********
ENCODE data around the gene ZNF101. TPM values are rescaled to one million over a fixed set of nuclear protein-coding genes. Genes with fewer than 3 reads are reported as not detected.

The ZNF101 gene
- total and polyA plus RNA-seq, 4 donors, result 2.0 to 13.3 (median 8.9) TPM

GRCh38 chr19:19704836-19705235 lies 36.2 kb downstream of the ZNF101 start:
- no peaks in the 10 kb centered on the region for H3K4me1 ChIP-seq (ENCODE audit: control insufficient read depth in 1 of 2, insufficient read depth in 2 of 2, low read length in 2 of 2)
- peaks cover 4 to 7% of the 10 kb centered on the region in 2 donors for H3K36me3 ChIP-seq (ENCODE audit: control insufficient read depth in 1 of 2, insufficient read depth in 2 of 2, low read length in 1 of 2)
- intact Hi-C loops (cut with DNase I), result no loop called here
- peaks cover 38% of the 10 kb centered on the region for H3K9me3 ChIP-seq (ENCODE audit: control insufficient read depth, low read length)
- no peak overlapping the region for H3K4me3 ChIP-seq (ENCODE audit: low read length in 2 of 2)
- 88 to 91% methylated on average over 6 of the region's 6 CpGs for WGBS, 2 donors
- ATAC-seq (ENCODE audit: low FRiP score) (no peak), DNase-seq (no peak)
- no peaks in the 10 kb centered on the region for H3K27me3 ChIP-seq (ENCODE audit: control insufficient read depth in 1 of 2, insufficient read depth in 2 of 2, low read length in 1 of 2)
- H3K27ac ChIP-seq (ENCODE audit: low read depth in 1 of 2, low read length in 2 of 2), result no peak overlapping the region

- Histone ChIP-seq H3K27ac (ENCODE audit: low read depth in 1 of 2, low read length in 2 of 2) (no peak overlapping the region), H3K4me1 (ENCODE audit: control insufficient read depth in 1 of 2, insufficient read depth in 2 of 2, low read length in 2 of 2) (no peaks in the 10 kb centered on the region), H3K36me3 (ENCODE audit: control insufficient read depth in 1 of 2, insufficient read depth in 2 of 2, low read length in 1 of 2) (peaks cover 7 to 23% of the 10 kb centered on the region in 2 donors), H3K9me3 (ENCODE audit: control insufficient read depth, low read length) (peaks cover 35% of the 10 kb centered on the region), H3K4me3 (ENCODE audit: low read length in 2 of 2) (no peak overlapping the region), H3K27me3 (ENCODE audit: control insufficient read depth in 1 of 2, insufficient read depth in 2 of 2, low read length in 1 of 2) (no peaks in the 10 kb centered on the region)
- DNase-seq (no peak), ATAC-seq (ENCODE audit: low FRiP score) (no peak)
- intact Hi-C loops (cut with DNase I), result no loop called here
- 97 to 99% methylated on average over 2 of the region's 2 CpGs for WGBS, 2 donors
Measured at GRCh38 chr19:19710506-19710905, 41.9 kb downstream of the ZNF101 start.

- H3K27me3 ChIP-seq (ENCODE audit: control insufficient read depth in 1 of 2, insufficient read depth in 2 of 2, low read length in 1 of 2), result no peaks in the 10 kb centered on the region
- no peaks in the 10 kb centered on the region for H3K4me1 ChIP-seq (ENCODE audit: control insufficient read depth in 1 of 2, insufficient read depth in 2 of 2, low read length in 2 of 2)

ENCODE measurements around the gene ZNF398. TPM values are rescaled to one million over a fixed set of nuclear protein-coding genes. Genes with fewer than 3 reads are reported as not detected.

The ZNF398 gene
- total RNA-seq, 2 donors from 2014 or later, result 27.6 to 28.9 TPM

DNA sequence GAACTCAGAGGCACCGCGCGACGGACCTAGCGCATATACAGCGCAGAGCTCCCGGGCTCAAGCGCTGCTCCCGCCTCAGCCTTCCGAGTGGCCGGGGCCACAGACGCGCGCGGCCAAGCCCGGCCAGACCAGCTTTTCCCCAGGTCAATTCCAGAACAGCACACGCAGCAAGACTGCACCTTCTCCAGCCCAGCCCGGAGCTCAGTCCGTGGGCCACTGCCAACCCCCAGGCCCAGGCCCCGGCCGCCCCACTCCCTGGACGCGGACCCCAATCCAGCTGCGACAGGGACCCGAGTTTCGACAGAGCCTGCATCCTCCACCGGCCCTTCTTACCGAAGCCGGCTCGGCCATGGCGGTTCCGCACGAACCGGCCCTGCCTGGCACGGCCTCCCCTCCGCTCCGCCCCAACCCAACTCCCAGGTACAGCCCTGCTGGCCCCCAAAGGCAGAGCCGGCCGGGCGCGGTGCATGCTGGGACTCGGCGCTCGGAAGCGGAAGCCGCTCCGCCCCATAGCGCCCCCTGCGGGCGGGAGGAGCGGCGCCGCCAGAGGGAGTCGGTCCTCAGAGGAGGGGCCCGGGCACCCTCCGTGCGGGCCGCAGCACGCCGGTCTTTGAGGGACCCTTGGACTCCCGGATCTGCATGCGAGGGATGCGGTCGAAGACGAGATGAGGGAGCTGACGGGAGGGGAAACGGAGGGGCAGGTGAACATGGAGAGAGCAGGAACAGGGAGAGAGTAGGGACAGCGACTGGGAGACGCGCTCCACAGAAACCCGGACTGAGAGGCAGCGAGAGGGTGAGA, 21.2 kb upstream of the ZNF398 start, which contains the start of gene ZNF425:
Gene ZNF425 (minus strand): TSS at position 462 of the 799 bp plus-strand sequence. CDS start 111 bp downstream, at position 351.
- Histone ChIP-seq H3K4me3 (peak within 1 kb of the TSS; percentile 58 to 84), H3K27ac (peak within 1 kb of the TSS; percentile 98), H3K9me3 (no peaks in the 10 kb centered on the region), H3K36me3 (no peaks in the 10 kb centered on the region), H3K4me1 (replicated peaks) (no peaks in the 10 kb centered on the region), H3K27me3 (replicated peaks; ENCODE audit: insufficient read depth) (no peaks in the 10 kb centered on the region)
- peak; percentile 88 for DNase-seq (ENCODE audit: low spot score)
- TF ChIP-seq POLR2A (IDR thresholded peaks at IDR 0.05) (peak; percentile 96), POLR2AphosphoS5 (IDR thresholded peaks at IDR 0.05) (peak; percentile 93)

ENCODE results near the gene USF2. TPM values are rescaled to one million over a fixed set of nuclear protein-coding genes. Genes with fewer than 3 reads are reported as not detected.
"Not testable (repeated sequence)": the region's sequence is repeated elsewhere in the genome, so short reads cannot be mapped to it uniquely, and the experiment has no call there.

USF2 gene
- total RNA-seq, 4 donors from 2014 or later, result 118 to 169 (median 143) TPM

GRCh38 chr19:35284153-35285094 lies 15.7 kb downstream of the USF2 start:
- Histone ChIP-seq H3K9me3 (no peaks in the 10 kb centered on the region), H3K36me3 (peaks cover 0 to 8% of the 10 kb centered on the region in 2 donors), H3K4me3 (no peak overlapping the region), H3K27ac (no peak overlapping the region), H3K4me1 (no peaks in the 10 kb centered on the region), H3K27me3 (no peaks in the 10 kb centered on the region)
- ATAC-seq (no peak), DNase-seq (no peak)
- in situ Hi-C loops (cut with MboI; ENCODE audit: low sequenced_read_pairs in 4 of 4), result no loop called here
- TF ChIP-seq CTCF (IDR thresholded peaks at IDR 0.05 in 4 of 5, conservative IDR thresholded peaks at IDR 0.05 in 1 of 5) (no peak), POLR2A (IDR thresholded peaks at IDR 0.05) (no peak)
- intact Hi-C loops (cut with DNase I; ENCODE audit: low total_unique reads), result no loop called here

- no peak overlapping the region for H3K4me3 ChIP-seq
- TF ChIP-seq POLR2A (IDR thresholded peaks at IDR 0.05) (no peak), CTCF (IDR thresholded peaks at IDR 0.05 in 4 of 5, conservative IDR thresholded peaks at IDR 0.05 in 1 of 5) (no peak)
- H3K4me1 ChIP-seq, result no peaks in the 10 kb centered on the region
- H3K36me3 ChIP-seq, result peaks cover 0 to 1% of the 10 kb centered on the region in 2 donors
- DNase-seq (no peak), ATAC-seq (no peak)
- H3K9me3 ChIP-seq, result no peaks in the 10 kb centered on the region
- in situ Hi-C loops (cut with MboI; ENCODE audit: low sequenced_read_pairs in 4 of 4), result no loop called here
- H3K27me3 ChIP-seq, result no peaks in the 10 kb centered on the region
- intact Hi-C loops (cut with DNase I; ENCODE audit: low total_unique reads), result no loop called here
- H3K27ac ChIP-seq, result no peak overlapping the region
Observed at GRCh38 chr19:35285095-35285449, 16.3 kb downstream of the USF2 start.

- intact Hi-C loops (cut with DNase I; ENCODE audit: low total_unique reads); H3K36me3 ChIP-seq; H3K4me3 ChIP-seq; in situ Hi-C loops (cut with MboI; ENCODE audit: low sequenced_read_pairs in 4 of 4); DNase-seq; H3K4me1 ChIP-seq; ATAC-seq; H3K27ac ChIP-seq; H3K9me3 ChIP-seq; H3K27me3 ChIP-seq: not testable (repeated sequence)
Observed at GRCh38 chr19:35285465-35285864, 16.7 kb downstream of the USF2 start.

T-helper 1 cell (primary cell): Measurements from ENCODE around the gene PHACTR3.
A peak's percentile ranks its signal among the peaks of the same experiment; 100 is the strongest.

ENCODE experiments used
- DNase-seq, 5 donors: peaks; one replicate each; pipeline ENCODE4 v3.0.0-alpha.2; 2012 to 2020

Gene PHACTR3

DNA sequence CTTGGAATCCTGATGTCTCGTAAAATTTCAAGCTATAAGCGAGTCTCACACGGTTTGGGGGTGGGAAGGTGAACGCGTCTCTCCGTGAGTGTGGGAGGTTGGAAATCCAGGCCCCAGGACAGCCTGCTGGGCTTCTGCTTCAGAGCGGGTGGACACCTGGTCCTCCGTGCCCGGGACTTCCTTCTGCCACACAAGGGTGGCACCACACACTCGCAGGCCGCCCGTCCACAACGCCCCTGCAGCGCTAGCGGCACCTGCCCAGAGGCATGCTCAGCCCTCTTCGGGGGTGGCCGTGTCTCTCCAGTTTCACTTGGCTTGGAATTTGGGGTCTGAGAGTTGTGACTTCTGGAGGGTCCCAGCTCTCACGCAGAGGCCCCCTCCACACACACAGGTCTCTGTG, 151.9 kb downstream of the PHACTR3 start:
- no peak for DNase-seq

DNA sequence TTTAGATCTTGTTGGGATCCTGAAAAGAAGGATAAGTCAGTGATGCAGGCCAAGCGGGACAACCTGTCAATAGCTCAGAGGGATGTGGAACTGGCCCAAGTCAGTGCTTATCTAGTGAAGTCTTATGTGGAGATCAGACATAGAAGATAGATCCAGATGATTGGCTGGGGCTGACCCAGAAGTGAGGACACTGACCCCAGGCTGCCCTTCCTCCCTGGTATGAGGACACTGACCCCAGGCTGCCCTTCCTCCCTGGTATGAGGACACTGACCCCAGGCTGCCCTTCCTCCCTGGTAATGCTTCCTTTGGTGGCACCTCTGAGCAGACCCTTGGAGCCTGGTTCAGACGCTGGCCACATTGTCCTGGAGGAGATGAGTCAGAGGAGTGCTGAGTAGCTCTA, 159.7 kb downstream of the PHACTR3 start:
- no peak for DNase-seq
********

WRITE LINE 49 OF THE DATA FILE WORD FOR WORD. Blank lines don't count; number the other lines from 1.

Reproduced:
Observed at GRCh38 chr19:35285095-35285449, 16.3 kb downstream of the USF2 start.